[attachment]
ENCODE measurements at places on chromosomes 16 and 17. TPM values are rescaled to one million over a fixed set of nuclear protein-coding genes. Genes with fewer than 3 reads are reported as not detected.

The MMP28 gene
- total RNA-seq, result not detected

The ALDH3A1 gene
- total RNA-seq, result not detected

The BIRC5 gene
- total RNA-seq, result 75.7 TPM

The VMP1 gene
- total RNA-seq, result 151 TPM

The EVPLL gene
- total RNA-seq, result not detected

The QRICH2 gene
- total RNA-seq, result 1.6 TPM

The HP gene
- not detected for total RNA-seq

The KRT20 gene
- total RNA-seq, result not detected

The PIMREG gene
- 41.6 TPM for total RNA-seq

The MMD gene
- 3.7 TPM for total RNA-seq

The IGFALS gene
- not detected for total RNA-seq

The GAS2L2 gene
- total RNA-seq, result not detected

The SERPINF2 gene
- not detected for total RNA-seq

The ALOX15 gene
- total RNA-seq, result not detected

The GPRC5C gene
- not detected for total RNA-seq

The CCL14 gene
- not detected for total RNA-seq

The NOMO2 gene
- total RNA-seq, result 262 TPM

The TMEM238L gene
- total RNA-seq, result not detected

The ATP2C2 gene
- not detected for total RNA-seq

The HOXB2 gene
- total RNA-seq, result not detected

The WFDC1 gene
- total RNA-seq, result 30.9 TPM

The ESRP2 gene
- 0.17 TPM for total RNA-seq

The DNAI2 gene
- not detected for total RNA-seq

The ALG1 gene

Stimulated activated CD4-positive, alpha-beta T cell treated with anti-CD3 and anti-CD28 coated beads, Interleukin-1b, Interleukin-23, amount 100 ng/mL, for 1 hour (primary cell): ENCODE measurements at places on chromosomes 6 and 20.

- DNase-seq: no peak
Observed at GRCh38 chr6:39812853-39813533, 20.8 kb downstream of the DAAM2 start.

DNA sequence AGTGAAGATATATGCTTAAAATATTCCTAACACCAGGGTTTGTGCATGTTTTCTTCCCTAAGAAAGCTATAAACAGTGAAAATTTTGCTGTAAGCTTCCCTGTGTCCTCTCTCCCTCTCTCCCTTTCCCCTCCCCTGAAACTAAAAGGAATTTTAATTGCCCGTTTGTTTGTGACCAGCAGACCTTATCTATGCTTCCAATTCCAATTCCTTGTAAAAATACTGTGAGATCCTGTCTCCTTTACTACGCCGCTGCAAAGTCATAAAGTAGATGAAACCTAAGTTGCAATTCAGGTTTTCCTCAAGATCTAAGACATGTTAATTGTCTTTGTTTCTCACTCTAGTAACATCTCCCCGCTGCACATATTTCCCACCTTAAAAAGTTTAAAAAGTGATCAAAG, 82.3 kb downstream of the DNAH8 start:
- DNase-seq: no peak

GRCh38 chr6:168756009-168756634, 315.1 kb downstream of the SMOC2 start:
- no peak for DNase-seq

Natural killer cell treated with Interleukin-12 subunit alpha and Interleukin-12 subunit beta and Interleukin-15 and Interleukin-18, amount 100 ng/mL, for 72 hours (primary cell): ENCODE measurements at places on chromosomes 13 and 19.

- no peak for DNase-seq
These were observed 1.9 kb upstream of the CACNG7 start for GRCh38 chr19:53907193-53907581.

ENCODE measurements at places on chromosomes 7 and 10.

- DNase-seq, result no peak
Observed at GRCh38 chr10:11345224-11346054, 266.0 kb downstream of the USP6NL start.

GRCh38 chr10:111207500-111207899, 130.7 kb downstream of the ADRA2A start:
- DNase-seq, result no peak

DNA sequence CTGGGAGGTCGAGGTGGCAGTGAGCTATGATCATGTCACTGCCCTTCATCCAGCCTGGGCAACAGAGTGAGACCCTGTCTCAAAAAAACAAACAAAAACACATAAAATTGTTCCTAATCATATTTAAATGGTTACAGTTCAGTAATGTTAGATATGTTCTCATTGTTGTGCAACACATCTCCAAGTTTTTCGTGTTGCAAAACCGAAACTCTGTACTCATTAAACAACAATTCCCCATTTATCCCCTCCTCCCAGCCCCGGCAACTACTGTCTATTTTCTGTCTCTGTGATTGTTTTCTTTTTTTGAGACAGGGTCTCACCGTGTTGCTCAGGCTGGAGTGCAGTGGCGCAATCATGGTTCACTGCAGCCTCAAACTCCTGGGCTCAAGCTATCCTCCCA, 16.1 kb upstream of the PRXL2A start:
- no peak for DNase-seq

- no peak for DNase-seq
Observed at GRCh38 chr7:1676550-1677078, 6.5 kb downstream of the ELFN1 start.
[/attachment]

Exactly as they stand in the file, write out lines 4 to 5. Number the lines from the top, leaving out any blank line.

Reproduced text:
The ALDH3A1 gene
- total RNA-seq, result not detected